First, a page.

Mazda CX-60 3.3 e-Skyactiv D AWD

mazda cx 60 2023 review 001 tracking front

All-new straight-six diesel SUV arrives in the UK. Guard of honour for the maverick?

Never change, Mazda. This is the firm that appropriated the British roadster, saving it from extinction, and that championed the rotary engine so dedicatedly that when it plumbed one into a Group C racer, victory at Le Mans followed. Quite incredible. 

Yet 2023 might just bring the most iconoclastic move in its long history. While everyone else is rapidly downsizing and fitting transverse, hybrid powertrains, if not electric ones, Mazda has just come up with a new 3.3-litre turbodiesel straight six that natively drives the rear axle in the form of the Mazda CX-60 3.3 e-SkyActiv D AWD. Have we teleported back to 2003? 

This is a contender for the most unexpected development of recent years, although as we found when we met the Mazda CX-60 3.3 e-Skyactiv D in February (in RWD guise, not the more potent 4WD form here), there are solid reasons for its existence beyond Mazda’s pathological need to do things its own way. 

The first is that Europe isn’t the only place where Mazda sells cars, and other markets are on different regulatory trajectories. The second is more interesting: according to Mazda, in everyday driving, a highcapacity diesel will do everything a 2.0-litre four does but at lower load and temperatures. 

Atypical combustion tech helps thermal efficiency surpass 40%, which is how a 406lb ft, 1950kg 4×4 can get 54.3mpg and emit 139g/km of CO2. Alfa Romeo’s 2.2-litre four-pot diesel Stelvio puts out 59lb ft less yet emits 20g/km more and is 15% or so inferior on efficiency. 

It’s a similar story if you compare the CX-60 with BMW’s 2.0-litre four-pot X3. So the rationale does seem sound. 

As for the reality, the picture is mixed. Cold-start this engine and for a moment the soundscape isn’t 2023 or even 2003 but 1983, at a bus stop. Matters improve markedly with temperature, and when you’re riding all that mid-range torque on a good A-road, the engine shows more of its likeable, rich character.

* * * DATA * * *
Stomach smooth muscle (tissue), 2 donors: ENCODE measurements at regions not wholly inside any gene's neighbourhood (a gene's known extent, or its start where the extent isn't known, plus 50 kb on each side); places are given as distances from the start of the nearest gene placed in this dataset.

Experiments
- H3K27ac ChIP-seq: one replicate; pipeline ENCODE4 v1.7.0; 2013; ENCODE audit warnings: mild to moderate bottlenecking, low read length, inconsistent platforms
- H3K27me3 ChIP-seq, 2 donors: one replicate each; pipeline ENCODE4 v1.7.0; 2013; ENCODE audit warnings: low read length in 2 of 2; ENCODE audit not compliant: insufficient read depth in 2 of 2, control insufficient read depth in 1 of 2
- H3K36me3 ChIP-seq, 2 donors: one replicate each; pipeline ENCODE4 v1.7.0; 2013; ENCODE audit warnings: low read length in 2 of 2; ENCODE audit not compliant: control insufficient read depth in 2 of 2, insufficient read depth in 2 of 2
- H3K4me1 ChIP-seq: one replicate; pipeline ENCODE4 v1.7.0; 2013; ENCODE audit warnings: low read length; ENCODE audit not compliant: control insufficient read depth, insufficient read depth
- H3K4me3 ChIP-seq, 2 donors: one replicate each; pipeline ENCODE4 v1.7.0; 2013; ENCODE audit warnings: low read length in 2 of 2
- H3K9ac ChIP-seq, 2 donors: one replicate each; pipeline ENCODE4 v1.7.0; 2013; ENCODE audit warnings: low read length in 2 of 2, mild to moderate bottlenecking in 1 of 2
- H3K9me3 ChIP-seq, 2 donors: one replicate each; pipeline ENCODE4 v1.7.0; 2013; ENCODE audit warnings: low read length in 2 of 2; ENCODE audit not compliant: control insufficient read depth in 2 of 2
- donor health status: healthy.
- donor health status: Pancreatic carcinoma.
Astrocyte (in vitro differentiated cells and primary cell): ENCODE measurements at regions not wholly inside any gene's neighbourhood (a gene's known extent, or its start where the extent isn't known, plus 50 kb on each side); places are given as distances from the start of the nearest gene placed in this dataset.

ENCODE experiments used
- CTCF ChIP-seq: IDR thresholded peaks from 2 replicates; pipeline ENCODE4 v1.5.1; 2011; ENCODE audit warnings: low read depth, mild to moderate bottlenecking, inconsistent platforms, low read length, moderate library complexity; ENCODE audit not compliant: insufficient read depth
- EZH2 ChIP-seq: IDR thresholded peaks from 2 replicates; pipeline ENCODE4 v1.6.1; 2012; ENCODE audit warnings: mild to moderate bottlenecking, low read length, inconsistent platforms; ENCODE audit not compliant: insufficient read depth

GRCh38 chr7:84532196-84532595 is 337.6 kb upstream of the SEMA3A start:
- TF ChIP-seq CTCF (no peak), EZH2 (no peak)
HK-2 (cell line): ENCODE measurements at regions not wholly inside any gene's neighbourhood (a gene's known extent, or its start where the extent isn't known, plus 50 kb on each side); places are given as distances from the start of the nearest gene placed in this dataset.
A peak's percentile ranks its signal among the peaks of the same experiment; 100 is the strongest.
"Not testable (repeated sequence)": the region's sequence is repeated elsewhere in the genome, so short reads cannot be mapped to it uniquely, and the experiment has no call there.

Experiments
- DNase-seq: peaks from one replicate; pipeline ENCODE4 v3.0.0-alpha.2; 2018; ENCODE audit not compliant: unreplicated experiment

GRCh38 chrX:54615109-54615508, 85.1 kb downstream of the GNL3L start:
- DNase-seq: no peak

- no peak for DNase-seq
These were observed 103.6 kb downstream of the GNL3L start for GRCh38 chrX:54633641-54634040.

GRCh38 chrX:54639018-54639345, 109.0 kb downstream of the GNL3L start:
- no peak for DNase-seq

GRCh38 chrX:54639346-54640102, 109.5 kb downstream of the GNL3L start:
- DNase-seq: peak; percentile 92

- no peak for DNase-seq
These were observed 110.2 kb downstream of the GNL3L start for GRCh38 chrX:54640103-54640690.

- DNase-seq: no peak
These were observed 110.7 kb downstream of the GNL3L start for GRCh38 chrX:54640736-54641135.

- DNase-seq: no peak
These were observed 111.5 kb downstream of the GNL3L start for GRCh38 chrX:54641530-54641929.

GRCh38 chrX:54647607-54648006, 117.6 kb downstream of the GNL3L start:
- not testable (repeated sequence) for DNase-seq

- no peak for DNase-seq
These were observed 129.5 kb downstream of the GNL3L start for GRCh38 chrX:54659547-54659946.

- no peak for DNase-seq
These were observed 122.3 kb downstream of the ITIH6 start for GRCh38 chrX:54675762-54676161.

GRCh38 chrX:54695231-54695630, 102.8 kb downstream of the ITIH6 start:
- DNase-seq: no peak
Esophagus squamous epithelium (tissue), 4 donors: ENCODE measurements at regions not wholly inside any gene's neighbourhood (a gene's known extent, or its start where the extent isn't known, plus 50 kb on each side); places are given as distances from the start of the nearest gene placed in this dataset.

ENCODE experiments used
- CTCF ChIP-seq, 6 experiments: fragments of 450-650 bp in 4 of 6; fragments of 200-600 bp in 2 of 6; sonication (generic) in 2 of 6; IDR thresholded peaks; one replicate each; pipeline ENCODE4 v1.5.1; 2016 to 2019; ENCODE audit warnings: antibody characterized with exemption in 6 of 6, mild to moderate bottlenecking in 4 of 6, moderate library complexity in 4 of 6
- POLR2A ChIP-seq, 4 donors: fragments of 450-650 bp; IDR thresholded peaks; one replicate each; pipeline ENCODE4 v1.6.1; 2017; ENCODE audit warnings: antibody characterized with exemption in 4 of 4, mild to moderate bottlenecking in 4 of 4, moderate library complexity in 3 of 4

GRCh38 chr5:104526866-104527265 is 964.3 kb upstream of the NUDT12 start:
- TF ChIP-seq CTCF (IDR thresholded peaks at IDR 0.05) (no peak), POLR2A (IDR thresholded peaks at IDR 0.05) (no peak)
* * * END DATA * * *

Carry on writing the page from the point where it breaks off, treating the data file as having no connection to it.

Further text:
But it can still feel anachronistically clackety – a far cry from BMW’s silky alternative – and only modest isolation from road roar at cruising speeds doesn’t help its cause. For a car nudging £50,000 once you’ve gone for the middling trim with an optional pack or two, rolling refinement is lacking, and the diverse and tactile materials of the interior can never assuage that. More impressive is the chassis balance and the easygoing ebb and flow of the steering weight, which are better than the class average and recognisably Mazda. 

When it comes to guiding a mid-size SUV down a decent country road, few do it better than the CX-60, whose gearbox (with two wet clutches rather than a torque converter) is also well calibrated and helps rather than hinders progress. 

For all its coarseness at low temperatures, the engine is also reasonably fun to wring out, spinning freely up to around 4500rpm and with surprising effervescence. The petrol version in development could be sweet indeed. All of which makes the brittleness of the low-speed ride a considerable disappointment. 

The CX-60, on its coil springs and passive dampers, simply isn’t serene enough on town roads to concern the likes of BMW and Audi, whose pricing it only marginally undercuts.

There’s a cheapness to proceedings. The back axle also lacks the control and precision that you get from the Germans, which perhaps sounds a bit irrelevant for this kind of car but, because the CX-60 will otherwise oblige when you really want to hustle it, is worth noting.

With such an ambitious, unusual powertrain, you wouldn’t expect the car’s ride and handling balance to undermine it, but this is the case. Equally, if you like the idea of a handsome, spacious, uncommon SUV that’s quietly rewarding on the right road and will easily get 50mpg, the CX-60 is still worth exploring

Source: Autocar

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